Yosef Maimon

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Rabbi Yosef ben Moshe Mammon (Maimon) Maravi (1741 – 7 December 1822) is the spiritual leader credited with helping strengthen religious observance and introducing the Sephardic liturgy to the Bukharian Jewish community. The title Maaravi signifies his North African (Maghreb) ancestry.

Born in either Tetouan or Meknes in Morocco, Rabbi Mammon made aliyah to teach in a yeshiva in the city of Safed. Like most yeshivas at the time, Maimon's yeshiva relied on donations from the diaspora communities. It was during his search for funds in 1793 that Rabbi Mammon arrived in Bukhara, and chose to stay, in order to strengthen Judaism within the local Jewish population. At the time, the region was under the control of Muslim fundamentalists, who pressured the local Jews to convert to Islam. The community's physical isolation from major centers of Jewish learning was a result of the Bukhara Emirate's policy of closed borders, intended to avoid involvement in the Great Game. For the local Jews, this meant less opportunities to connect with the larger Jewish community.[1]

He established yeshivas, and his children continued his work.[2] He also founded Hibbat Zion, a precursor to Zionism, and encouraged aliyah to Palestine.[3]

Early 19th travelers to Bukhara, including Jewish apostate and missionary Joseph Wolff, described in detail the impact of Yosef Mammon on the culture and religion of the Bukharian Jews.

Yosef Mammon died in Bukhara. One of his descendants was Rabbi Shimon Hakham. Another descendant was Esther Gaonoff, the wife of Shlomo Moussaieff (rabbi). Moussaieff's and Gaonoff's grandson is Shlomo Moussaieff (businessman) and their great grandchildren are author Jeffrey Moussaieff Masson and First Lady of Iceland Dorrit Moussaieff.[citation needed]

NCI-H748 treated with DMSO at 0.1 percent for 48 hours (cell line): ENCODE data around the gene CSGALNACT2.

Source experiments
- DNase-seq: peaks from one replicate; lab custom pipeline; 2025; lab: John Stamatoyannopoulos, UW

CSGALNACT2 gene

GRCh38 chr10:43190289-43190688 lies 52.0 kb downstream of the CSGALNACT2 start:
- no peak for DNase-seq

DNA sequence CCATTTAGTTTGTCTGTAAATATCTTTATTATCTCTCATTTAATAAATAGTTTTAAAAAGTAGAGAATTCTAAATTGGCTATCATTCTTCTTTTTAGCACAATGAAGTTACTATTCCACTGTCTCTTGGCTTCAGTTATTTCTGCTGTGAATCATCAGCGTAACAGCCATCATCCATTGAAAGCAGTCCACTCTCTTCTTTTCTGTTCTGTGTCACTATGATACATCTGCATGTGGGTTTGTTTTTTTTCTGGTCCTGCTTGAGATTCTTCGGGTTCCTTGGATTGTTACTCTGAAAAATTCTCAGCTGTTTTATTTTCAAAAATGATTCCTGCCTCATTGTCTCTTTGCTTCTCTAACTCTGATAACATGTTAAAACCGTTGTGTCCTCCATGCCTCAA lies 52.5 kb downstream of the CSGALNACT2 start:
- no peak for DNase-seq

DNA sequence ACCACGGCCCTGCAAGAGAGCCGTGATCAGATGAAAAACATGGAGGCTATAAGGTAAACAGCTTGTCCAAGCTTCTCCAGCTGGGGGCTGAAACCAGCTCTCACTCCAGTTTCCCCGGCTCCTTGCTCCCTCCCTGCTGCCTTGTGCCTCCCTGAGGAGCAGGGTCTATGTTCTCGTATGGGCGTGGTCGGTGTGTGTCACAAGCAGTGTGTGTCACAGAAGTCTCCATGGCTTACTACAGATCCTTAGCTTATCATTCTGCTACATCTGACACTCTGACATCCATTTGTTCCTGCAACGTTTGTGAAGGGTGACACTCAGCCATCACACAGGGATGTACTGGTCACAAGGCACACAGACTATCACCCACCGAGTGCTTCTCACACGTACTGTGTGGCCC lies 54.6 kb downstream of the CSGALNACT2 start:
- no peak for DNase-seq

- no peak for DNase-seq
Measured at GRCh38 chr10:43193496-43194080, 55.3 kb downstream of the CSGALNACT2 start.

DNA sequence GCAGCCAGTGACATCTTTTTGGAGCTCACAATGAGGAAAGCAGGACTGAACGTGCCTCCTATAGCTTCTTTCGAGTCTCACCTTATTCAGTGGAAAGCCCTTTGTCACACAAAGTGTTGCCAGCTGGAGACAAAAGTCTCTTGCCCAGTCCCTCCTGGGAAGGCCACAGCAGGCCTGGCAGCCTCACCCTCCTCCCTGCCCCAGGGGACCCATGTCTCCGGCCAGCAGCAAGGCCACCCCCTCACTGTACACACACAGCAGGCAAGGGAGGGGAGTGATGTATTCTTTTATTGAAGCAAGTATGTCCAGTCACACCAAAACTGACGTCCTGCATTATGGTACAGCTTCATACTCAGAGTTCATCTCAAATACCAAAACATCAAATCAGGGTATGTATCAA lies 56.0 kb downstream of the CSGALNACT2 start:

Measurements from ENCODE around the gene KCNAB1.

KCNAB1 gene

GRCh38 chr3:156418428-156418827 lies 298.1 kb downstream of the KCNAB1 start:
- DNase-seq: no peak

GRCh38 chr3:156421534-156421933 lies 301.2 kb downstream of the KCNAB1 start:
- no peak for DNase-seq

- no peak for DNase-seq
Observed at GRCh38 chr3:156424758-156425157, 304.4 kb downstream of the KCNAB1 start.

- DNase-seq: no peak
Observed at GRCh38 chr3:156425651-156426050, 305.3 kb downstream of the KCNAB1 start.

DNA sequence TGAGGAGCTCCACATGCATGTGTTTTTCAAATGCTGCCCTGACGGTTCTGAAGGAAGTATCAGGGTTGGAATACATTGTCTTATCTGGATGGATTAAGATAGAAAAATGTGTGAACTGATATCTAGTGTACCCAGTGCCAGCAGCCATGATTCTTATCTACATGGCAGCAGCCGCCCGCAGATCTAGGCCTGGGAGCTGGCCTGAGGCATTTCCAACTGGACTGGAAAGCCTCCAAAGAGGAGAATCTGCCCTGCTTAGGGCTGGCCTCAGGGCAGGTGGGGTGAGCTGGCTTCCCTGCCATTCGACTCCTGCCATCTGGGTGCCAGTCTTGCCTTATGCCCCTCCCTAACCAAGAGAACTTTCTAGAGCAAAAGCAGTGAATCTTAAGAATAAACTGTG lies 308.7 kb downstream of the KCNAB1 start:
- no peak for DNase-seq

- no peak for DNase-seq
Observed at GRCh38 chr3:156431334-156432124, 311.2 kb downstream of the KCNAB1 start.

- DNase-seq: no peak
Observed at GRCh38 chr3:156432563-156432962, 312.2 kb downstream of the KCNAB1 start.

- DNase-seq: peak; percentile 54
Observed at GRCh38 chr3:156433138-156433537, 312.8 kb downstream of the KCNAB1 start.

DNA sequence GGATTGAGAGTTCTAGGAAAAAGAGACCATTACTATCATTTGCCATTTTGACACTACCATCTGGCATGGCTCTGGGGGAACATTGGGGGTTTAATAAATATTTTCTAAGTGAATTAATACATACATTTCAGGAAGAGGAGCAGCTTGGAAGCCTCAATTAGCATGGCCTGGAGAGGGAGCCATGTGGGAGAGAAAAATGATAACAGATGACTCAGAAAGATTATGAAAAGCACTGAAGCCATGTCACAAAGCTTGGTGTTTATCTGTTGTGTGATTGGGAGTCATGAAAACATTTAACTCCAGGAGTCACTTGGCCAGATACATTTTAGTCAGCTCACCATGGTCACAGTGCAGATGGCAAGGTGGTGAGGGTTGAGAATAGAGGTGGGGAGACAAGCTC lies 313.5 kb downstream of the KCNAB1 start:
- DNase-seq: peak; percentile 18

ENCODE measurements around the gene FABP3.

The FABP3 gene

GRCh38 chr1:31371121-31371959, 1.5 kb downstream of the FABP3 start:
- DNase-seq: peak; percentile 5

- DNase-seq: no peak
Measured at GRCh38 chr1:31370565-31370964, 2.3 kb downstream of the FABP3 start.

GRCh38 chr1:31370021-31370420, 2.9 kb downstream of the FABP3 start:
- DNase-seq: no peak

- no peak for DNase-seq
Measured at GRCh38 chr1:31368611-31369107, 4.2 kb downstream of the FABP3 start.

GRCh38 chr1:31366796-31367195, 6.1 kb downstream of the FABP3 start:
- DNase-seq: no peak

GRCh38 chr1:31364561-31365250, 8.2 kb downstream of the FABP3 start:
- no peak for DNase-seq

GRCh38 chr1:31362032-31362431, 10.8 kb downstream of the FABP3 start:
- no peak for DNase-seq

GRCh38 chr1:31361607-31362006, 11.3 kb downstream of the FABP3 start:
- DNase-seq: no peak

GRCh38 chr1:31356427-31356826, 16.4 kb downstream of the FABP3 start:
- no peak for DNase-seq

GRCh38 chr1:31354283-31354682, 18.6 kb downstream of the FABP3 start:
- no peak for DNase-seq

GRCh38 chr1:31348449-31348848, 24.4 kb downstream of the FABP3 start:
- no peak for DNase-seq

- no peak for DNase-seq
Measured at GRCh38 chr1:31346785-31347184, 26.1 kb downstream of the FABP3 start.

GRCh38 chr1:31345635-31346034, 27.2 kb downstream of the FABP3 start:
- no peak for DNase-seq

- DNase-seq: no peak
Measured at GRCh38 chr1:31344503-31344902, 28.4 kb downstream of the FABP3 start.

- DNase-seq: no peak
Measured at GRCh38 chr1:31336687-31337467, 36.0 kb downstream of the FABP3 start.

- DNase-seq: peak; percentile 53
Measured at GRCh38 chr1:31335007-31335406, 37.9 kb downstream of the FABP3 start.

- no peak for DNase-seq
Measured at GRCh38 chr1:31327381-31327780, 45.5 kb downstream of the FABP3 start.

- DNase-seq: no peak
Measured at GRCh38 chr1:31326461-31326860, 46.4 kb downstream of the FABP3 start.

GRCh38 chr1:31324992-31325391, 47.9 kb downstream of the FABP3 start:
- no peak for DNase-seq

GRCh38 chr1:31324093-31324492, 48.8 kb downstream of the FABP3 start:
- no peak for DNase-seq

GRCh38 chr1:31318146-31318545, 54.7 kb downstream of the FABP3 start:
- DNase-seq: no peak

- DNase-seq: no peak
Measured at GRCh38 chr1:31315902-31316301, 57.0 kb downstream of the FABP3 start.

His distant grandson Iosef Yusupov,[4] has worked as an artistic director and conceptual designer for the 2014 Winter Olympics opening ceremony in Sochi, Russia.[5]

References[edit]

  1. ^ Fuzailoff, Giora. "Rabbinic Succession in Bukhara 1790-1930". BJews.com. 
  2. ^ Ochildiev, D.; Pinkhasov, R.; Kalontarov, I. (2007). A History and Culture of the Bukharian Jews. New York: Roshnoyi-Light. p. 41. ISBN 1-893552-09-8. 
  3. ^ "Jewish Virtual Library". 
  4. ^ "Rabbi Yosef HaMaaravi Mamon". geni.com. 2014-10-30. Retrieved 2014-12-22. 
  5. ^ Miller, Beverly (2014-03-01). "USA 829 Newsletter". UNITED SCENIC ARTISTS • Local USA 829 • IATSE • VOLUME 15 • ISSUE 3. 

Further reading[edit]

  • Moshavi, B.: "R'Yosef ben Moshe Mammon, sheliah Tzefat beBukhara." In Talpiot, Vol.9, No. 3-4, pp. 873–886, 1970. (Hebrew)
  • Wolff, J. Researches and Missionary Labours among the Jews, Mohammedans, other Sects. London, 1835. (English)